President’s comment 10 July 2013
How not to make an announcement
Today, Premier Campbell Newman and Education Minister John-Paul Langbroek made announcements that will be welcomed by school communities. It is a pity they were made in such a cynical way.
Government MPs will predictably accuse the QTU of twisting good news into bad news, or some similar twist of their own devising. The QTU acknowledges and welcomes any government decision that helps schools and their communities – we just like to see those communities treated with honesty, openness and respect.
The announcements were that the Government had scrapped plans to sell land at Earnshaw State College, Balmoral State High School and Whites Hill College, and had dropped plans to amalgamate Coorparoo State College and Brisbane State High School.
The media statement issued jointly by the Premier and Minister about the land sales is an outstanding example of political spin. The first line reads: “The Newman Government has moved to save three pieces of inner-city land from future development, ensuring they are retained as green space for the Brisbane community well into the future.”
Who did the Government “save” the land from? Itself.
The statement then delivers a broadside to Prime Minister Kevin Rudd for his “politically motivated scare campaigns”; presumably that is referring to his work with the local community as their federal representative to protect the land from the Queensland Government’s proposal to sell those education assets.
The Minister then goes on to say: “After consultation with the local community it was clear that while the schools did not need the land, all parties wanted to retain it as green space.” Why did the schools not “need” the land? Is it not more the case that the Government didn’t want to give the schools the resources they needed to maintain it? The Minister admitted as much in his interview on Spencer Howson’s 612ABC breakfast program on 19 July, where he said: “Look, we don’t want to keep maintaining them, it’s going to save us on maintenance at those particular schools.”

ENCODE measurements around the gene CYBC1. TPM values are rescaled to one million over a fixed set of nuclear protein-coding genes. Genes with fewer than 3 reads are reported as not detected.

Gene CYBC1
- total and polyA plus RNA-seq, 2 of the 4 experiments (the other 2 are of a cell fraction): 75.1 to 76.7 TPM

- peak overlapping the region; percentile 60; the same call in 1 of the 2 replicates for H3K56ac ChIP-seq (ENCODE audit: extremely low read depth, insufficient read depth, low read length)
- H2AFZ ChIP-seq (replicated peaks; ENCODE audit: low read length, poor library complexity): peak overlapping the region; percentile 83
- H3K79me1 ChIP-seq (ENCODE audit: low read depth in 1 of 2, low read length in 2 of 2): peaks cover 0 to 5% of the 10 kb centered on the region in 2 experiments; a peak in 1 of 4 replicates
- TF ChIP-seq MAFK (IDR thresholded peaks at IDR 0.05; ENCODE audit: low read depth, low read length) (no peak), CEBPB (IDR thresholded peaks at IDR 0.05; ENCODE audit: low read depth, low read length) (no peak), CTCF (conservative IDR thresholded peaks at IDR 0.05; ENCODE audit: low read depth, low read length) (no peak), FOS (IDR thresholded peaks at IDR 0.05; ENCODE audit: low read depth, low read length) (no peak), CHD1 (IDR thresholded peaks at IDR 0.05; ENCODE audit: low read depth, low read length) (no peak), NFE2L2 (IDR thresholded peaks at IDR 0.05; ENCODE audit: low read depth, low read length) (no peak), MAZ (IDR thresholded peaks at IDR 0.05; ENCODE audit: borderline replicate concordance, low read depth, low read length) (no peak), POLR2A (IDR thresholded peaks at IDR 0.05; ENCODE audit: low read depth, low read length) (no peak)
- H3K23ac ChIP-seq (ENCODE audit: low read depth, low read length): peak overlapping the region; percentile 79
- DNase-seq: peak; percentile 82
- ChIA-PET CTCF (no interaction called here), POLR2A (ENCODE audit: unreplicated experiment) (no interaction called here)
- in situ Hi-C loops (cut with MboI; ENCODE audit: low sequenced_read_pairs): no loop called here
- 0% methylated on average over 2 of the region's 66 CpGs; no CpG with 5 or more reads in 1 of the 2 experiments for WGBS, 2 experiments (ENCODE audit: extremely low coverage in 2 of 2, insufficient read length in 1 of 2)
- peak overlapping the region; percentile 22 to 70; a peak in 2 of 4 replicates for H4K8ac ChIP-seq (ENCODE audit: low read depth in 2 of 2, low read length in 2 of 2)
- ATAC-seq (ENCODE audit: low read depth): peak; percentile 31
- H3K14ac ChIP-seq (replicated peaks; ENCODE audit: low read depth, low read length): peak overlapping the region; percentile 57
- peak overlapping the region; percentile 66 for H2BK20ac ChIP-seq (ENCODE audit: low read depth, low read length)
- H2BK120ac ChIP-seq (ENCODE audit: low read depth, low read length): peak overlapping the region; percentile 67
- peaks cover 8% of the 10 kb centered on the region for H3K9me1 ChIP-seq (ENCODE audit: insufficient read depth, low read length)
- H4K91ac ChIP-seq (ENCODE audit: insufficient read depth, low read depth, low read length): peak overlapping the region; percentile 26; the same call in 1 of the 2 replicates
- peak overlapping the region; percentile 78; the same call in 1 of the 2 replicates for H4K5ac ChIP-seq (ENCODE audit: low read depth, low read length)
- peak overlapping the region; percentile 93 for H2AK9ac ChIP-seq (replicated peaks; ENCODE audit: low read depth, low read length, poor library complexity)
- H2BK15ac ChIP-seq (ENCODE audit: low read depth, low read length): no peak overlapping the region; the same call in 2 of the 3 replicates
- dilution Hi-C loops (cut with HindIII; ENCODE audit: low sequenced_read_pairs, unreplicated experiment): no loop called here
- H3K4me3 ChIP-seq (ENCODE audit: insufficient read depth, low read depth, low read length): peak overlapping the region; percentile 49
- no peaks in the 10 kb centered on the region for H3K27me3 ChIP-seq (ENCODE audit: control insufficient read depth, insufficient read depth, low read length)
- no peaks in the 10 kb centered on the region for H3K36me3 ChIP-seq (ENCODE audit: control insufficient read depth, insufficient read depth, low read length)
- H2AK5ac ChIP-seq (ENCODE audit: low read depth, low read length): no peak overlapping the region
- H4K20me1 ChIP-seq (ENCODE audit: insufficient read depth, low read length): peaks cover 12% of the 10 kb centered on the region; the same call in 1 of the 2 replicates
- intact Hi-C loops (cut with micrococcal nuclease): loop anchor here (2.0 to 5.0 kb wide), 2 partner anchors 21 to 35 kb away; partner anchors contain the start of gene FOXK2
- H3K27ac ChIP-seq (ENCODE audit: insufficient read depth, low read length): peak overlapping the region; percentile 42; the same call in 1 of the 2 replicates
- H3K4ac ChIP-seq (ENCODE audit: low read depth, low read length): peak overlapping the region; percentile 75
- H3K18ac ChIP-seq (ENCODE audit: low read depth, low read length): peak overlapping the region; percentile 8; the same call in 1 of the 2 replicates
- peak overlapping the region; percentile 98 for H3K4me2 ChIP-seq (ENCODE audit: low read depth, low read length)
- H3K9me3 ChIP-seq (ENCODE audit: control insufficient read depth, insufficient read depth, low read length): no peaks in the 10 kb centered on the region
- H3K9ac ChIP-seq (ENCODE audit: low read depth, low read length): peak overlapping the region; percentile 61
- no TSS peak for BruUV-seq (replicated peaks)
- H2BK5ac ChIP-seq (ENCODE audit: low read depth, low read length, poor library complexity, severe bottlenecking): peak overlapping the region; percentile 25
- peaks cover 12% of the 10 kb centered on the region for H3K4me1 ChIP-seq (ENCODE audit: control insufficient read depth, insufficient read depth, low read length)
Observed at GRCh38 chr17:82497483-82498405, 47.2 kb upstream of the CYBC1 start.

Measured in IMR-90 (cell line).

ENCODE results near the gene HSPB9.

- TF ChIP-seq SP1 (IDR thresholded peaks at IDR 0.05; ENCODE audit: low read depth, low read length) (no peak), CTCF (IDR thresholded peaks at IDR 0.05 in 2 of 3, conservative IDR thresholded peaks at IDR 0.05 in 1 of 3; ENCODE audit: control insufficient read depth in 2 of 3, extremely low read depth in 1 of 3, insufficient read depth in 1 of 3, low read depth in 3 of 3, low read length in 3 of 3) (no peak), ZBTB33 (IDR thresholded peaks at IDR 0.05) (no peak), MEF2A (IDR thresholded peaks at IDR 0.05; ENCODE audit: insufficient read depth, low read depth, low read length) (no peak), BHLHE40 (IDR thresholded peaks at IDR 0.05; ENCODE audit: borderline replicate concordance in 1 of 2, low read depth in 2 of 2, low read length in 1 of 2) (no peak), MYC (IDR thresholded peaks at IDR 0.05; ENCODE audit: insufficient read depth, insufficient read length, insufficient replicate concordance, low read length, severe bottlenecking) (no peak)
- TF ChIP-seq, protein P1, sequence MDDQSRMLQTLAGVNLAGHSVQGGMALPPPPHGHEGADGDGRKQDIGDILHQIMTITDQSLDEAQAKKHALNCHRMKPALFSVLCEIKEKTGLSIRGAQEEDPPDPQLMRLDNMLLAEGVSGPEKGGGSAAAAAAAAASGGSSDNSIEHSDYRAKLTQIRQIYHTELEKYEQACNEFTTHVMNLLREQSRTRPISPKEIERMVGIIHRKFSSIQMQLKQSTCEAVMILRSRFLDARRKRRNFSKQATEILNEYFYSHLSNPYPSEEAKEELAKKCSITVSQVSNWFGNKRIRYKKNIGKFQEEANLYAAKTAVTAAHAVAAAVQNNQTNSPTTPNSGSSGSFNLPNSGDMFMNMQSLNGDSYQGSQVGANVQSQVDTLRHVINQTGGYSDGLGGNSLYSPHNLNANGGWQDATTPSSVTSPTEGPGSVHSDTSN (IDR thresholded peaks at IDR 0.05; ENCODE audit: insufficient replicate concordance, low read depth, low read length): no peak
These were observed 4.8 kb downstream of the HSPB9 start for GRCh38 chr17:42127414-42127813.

While it is good news that Earnshaw State College will keep its oval, the solution of handing over land at Balmoral State High School and Whites Hill College to Brisbane City Council will present challenges to ensure students’ access is not limited, and to ensure that their use of the facilities will be safe.
Further comments by the Minister on the 612ABC breakfast program about the abandoned amalgamation plan and proposals to close eight schools are illuminating.
After claiming that he had listened to the community, was genuinely consulting and acknowledging that the “vast majority” were opposed to amalgamation, the Minister curiously said: “While there were people when I was out and about in Coorparoo and that area there, there were lots of people who would say to me anecdotally that they were quite happy to have the potential choice of going to a Brisbane State High School entity at Coorparoo State College, they weren’t prepared, or they didn’t write that down. And I think there’s no doubt that when you’re talking about issues – daylight saving, fluoridation, anything nowadays – look, it’s just so much easier for people who are opposed to things to get out there and be motivated to write it down and send that information in.”
Yes, Minister – people who feel threatened, who fear that they are about to lose something valuable to them and to their communities probably are “motivated”.
Equally curiously, the Minister went on to defend the “genuine consultation” happening in the eight schools slated for closure by saying: “So, in all of those school communities, we’ve said give us some alternatives, should we consider closure and give us a plan that you might have to improve the things that we were concerned about in those schools such as falling enrolments, the subject choices there, all of the issues that they might raise could give us some options to continue them as going concerns and that’s why it is a genuine consultation.”
If that truly was the case, why did these communities have to find out that their schools were targeted via the media? Why wasn’t “genuine consultation” undertaken well before that? Isn’t the threat of permanent closure a very large and blunt stick to be used to engage with parents, students, staff and the local community?
The QTU will continue to support the communities still fighting to save their local schools.
QTU stands in solidarity
The Queensland Teachers’ Union wishes to express its shock at the killing of 17 people at the Marjory Stoneman Douglas High School in Parkland, Florida, and stands in solidarity with the many brave teachers who risked their own lives to protect the students in their care.
These horrific events reveal the deep commitment and bravery of members of our profession under the most extreme of circumstances, and we are proud to stand with them at this terrible time.QTU, 16 Feb 2018
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